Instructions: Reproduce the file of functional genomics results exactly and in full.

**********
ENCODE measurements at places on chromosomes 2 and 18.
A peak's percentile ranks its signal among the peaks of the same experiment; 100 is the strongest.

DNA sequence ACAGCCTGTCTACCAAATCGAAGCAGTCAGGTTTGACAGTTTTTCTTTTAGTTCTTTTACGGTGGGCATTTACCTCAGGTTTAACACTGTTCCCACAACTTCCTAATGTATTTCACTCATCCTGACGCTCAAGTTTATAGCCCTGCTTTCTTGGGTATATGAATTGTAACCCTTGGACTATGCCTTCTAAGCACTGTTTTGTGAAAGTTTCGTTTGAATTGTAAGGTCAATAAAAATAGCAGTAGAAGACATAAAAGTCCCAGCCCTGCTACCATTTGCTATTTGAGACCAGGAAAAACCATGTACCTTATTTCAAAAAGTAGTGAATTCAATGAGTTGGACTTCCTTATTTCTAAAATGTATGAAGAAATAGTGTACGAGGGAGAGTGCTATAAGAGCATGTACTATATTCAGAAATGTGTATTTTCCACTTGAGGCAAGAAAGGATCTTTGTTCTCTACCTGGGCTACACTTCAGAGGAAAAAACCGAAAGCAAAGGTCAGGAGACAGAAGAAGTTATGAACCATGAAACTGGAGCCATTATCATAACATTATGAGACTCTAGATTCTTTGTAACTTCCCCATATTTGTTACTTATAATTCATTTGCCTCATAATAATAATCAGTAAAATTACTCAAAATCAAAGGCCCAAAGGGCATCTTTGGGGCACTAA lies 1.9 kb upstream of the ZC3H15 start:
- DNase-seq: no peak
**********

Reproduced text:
ENCODE measurements at places on chromosomes 2 and 18.
A peak's percentile ranks its signal among the peaks of the same experiment; 100 is the strongest.

DNA sequence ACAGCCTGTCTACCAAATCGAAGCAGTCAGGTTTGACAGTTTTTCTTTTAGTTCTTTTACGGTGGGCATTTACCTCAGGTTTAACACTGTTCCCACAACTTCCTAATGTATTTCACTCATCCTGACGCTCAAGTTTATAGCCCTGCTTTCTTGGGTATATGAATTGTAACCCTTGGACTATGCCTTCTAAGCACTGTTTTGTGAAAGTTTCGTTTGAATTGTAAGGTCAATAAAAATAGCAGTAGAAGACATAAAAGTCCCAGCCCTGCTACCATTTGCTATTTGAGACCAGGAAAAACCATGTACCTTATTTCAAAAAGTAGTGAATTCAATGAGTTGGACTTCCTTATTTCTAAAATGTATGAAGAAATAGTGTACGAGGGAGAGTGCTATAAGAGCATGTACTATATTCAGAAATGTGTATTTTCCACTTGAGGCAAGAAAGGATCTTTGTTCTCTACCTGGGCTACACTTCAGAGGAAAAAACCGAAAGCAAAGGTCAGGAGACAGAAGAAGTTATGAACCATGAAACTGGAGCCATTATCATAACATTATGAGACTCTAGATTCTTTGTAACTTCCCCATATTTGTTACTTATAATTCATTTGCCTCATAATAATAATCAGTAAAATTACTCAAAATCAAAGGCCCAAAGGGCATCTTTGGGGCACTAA lies 1.9 kb upstream of the ZC3H15 start:
- DNase-seq: no peak